Or do you? It’s time to pay attention to climate change now—as if it wasn’t back in 1800, when our current problems started. We all need to acknowledge that stunning … [Read full article]
Two separate reports issued in early April by different US agencies predicted significant increases in major wildfires and in major rain storms (“precipitation events”) within the next few decades due … [Read full article]
Deadly storms strike the coast, snow blankets the interior, drought cripples rural communities, and flooding inundates the poor. Scientists expect natural disasters such as these — and worse — to … [Read full article]
A new report authored by leading scientists and experts explains that the effects of climate change are going to continue threatening the health of coastal communities throughout the United States. … [Read full article]
Never let it be said that size matters. Small but physically intense storms at the poles could make a huge difference in climate predictions according to new research, but the … [Read full article]
An Australian scientist told the Australian Academy of Science’s Earth System Outlook Conference in Canberra that Australia could be a world leader in developing marine reserves that are able to keep … [Read full article]
There’s been considerable press on the aftermath and economic impact of hurricane Sandy (and no doubt more to come following the ‘nor’easter’ that just hit the east coast) including data … [Read full article]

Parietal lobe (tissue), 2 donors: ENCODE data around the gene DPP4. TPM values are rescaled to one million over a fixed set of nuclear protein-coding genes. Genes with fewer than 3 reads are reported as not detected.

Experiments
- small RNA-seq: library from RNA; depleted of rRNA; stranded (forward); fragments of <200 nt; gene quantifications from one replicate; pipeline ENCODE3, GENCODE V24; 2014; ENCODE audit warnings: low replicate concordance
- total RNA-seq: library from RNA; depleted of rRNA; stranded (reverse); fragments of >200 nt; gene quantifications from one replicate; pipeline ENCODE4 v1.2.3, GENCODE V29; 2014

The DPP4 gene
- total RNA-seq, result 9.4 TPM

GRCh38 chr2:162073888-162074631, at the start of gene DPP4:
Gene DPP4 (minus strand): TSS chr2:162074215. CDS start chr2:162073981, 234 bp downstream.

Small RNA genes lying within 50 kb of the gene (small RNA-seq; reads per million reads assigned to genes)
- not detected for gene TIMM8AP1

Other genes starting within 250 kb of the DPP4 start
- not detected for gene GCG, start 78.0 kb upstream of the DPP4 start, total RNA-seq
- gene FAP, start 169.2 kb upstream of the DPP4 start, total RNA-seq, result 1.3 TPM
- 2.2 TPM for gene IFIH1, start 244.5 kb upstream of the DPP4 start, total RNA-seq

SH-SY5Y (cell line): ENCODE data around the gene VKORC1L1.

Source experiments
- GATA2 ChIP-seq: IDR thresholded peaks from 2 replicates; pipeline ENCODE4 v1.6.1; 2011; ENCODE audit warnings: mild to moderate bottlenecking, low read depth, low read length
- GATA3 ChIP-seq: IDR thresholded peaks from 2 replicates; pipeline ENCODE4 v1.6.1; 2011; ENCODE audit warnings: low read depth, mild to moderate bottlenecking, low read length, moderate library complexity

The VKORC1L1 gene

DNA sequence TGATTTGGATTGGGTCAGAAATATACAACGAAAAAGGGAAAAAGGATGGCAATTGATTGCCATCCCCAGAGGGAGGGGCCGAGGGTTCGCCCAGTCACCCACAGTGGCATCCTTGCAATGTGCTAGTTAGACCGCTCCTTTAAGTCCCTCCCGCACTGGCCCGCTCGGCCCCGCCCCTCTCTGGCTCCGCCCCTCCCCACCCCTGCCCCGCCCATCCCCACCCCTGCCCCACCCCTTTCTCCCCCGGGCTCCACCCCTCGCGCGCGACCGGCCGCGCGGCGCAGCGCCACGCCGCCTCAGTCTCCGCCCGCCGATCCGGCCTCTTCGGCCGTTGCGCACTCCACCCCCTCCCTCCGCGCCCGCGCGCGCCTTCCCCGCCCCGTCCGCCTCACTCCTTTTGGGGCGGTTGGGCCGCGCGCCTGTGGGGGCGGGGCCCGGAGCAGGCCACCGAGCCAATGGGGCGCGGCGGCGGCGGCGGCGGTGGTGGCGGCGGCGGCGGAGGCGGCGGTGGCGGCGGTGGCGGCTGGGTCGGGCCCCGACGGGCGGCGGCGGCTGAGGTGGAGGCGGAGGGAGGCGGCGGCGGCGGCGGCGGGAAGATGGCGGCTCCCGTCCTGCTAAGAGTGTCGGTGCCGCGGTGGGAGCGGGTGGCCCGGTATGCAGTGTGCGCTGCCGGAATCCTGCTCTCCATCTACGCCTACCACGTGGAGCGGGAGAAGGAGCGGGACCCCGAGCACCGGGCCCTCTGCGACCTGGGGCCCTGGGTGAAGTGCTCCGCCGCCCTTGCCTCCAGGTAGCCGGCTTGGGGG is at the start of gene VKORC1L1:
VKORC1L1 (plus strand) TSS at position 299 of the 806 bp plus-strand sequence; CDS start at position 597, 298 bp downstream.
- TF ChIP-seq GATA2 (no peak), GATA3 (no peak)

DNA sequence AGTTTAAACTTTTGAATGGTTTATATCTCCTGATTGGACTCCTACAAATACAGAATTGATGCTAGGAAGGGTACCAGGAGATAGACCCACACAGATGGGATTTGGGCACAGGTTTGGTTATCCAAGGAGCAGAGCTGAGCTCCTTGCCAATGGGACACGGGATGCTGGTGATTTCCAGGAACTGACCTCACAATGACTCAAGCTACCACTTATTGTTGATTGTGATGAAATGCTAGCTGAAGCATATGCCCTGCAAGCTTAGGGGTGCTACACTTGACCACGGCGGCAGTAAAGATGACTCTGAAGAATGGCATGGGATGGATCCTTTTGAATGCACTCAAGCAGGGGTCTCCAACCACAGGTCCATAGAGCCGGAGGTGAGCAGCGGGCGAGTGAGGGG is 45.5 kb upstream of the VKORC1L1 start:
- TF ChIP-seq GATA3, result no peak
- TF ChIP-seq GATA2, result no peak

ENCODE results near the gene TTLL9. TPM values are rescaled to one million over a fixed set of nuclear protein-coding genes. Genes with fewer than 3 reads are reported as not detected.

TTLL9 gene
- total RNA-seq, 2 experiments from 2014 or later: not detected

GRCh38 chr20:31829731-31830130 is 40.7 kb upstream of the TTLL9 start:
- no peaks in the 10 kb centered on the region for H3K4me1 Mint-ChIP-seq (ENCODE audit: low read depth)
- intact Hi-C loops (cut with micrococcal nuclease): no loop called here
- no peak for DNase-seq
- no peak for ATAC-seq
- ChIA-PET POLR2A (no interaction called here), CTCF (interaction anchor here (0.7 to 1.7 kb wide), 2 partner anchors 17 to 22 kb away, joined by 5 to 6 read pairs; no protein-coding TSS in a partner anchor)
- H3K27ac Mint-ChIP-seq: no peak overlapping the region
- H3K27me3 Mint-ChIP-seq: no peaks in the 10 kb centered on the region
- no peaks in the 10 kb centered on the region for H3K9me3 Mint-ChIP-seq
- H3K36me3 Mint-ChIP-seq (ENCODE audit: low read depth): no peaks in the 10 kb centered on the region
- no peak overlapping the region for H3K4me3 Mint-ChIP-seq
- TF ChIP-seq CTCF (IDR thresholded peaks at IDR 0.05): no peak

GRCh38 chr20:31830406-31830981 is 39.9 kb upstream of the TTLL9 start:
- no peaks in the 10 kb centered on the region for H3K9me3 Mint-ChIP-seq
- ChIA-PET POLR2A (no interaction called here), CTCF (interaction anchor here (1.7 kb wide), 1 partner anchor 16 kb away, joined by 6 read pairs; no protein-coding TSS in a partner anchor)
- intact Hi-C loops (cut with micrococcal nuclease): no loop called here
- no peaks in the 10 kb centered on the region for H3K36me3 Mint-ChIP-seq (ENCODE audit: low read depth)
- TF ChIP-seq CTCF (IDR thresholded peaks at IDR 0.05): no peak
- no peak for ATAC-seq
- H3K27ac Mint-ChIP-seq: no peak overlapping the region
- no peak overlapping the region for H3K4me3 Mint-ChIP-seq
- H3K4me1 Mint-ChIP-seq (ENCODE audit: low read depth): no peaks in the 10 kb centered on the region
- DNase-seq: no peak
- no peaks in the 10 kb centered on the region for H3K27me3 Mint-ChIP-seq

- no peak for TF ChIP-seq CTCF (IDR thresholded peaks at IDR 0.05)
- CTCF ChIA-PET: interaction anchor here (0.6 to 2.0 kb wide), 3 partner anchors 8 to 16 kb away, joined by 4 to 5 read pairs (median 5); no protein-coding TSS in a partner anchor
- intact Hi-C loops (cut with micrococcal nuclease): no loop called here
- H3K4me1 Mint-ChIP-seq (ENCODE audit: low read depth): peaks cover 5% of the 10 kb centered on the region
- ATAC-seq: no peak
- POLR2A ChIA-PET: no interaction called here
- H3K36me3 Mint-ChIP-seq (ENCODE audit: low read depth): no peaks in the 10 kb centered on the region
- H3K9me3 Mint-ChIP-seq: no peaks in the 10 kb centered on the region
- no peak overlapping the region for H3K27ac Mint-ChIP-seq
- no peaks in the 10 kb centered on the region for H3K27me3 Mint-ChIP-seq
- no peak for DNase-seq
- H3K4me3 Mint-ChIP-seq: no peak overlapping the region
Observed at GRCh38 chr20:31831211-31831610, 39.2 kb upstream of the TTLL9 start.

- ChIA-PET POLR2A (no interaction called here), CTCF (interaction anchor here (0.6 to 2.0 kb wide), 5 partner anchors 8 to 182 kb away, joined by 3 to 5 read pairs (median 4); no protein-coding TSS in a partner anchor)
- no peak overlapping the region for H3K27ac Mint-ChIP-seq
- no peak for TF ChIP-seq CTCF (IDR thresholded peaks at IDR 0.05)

A new study has been published which analyses a decade’s worth of tropical cyclones and found that, when a hurricane blows over ocean regions high in freshwater content, it can unexpectedly intensify.
The probability that a hurricane will ever encounter such conditions is relatively low, ranging from 10 to 23 percent, but the effect when it does happen is relatively large: Hurricanes can intensify by up to 50 percent.
The Atlantic hurricane season has already gotten off to a flyer, with six named storms already, and according to the National Oceanic and Atmospheric Administration, may have a pretty hectic … [Read full article]
Dr. Jeff Masters, a world-leading meteorologist, just finished a compilation of what he considered 2010’s top 20 extreme weather events. All in all, he considers 2010 to be the most extreme year for weather since records began and, unfortunately, with a good understanding of climate change, he hints at what we could be in for if we don’t turn things around quickly.
There was a sudden change from an El Niño phase to La Niña in July 2010 which led many forecasters to believe that there would be warm temperatures throughout the … [Read full article]
Winter 2010-2011 is tied (so far) with two other years for having the most extreme winter on record in the U.S. It has had three Category 3 (major) or higher … [Read full article]
Statistics provided by the Finnish Meteorological Institute have shed light on the extremes that made 2010 a year to remember in Finland. Cold periods at the start and end of … [Read full article]